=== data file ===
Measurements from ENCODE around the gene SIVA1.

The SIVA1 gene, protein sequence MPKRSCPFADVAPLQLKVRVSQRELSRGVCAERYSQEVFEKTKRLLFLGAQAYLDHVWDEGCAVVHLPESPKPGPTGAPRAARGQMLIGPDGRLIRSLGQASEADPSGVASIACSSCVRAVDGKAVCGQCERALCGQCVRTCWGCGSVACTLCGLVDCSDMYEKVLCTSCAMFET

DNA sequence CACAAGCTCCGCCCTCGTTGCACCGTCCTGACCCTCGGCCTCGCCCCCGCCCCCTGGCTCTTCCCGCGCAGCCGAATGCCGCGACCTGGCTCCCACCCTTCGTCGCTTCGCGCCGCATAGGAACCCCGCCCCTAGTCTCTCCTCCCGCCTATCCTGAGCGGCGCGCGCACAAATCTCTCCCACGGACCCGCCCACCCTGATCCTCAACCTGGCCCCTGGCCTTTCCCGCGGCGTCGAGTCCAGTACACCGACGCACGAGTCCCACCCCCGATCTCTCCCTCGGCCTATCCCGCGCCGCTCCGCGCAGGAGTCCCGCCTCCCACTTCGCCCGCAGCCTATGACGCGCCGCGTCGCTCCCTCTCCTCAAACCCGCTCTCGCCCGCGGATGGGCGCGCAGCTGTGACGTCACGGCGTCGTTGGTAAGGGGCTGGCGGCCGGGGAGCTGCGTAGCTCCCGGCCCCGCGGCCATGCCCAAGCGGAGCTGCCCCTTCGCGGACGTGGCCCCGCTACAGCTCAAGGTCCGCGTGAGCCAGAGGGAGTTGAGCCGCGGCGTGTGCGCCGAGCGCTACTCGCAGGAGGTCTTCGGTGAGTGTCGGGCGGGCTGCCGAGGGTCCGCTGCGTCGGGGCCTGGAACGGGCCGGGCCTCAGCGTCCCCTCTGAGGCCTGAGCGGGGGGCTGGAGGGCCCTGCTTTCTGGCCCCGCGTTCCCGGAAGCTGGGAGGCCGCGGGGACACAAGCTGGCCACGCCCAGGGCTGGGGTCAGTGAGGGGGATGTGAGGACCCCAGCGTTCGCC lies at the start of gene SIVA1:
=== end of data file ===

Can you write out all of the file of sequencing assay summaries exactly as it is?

Measurements from ENCODE around the gene SIVA1.

The SIVA1 gene, protein sequence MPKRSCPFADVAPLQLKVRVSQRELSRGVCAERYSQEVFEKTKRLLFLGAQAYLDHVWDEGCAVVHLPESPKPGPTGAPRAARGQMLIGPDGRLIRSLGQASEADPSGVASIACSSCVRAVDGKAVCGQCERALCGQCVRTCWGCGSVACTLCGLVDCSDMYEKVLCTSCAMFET

DNA sequence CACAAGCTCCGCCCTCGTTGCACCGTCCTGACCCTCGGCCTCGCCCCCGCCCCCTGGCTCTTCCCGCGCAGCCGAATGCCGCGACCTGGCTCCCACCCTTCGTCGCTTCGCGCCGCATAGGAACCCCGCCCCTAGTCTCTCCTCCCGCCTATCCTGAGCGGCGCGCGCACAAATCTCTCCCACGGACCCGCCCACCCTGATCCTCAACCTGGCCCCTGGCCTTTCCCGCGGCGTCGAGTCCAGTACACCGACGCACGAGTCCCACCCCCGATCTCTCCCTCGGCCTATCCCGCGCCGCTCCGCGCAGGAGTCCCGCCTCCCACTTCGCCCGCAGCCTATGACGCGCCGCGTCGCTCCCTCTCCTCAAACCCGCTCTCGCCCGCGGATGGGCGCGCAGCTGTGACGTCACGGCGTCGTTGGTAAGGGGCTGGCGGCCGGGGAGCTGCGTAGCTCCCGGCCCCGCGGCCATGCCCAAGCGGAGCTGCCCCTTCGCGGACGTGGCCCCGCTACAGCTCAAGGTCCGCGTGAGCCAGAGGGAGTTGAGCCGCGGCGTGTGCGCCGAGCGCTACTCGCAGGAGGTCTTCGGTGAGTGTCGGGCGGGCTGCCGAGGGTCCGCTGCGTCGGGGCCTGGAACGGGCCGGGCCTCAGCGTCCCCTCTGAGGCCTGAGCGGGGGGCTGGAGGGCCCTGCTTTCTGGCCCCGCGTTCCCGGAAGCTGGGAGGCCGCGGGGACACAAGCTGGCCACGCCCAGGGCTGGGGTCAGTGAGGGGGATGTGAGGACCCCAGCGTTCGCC lies at the start of gene SIVA1: